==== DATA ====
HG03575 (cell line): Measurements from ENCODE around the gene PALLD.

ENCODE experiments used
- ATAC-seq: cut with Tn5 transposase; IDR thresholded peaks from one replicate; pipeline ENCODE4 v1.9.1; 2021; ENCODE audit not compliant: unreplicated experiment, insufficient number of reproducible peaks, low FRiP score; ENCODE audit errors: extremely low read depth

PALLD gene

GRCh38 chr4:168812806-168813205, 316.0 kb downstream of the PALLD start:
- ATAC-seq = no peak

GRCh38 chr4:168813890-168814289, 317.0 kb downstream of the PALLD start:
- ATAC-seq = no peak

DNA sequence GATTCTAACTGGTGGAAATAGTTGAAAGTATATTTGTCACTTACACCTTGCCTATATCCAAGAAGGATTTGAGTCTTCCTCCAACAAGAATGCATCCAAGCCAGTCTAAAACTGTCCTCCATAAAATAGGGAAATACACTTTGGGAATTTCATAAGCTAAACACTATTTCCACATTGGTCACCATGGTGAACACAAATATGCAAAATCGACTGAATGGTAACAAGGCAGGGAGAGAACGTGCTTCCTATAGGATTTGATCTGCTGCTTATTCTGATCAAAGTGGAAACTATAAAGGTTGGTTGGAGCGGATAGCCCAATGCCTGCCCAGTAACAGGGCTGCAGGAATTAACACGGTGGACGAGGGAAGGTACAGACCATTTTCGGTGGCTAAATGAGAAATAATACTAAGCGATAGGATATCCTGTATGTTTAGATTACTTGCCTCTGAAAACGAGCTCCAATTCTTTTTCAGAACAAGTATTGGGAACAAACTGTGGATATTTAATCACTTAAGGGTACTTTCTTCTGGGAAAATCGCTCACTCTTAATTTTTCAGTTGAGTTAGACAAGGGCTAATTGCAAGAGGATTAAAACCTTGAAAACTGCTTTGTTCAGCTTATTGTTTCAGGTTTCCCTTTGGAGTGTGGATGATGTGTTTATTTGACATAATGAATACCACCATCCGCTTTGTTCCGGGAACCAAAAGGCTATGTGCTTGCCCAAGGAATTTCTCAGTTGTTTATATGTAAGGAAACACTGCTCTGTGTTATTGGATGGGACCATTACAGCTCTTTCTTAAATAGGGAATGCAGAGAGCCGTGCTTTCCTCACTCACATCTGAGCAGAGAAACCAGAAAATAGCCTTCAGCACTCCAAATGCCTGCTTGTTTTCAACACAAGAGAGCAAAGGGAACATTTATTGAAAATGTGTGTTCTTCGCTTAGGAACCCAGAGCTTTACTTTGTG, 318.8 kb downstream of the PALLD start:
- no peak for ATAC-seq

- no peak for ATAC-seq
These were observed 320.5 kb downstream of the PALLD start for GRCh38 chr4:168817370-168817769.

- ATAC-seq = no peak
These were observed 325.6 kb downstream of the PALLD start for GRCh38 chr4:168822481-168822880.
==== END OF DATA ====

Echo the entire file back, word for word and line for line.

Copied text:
HG03575 (cell line): Measurements from ENCODE around the gene PALLD.

ENCODE experiments used
- ATAC-seq: cut with Tn5 transposase; IDR thresholded peaks from one replicate; pipeline ENCODE4 v1.9.1; 2021; ENCODE audit not compliant: unreplicated experiment, insufficient number of reproducible peaks, low FRiP score; ENCODE audit errors: extremely low read depth

PALLD gene

GRCh38 chr4:168812806-168813205, 316.0 kb downstream of the PALLD start:
- ATAC-seq = no peak

GRCh38 chr4:168813890-168814289, 317.0 kb downstream of the PALLD start:
- ATAC-seq = no peak

DNA sequence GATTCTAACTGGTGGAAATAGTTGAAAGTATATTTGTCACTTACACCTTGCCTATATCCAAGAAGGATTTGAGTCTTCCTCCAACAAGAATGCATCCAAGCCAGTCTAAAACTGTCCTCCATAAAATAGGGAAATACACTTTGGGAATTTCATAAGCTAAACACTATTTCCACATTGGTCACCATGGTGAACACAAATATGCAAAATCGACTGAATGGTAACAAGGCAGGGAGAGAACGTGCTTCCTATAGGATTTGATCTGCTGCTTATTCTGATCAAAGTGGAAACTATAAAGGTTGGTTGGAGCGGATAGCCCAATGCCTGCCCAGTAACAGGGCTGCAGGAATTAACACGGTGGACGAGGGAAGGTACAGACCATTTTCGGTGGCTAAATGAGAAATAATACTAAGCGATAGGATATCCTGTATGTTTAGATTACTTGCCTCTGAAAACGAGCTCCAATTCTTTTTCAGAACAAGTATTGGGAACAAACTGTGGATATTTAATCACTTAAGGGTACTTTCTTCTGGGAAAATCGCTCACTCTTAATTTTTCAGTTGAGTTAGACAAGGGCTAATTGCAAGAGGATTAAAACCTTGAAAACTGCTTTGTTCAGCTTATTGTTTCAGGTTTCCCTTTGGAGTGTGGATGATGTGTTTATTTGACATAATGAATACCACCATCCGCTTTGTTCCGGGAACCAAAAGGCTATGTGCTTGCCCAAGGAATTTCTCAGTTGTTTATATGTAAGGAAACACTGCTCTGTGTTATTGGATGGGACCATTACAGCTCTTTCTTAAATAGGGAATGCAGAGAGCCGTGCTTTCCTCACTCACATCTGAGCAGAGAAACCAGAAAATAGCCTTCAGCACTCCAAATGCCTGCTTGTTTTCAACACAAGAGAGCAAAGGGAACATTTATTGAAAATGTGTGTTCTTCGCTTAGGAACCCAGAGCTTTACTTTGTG, 318.8 kb downstream of the PALLD start:
- no peak for ATAC-seq

- no peak for ATAC-seq
These were observed 320.5 kb downstream of the PALLD start for GRCh38 chr4:168817370-168817769.

- ATAC-seq = no peak
These were observed 325.6 kb downstream of the PALLD start for GRCh38 chr4:168822481-168822880.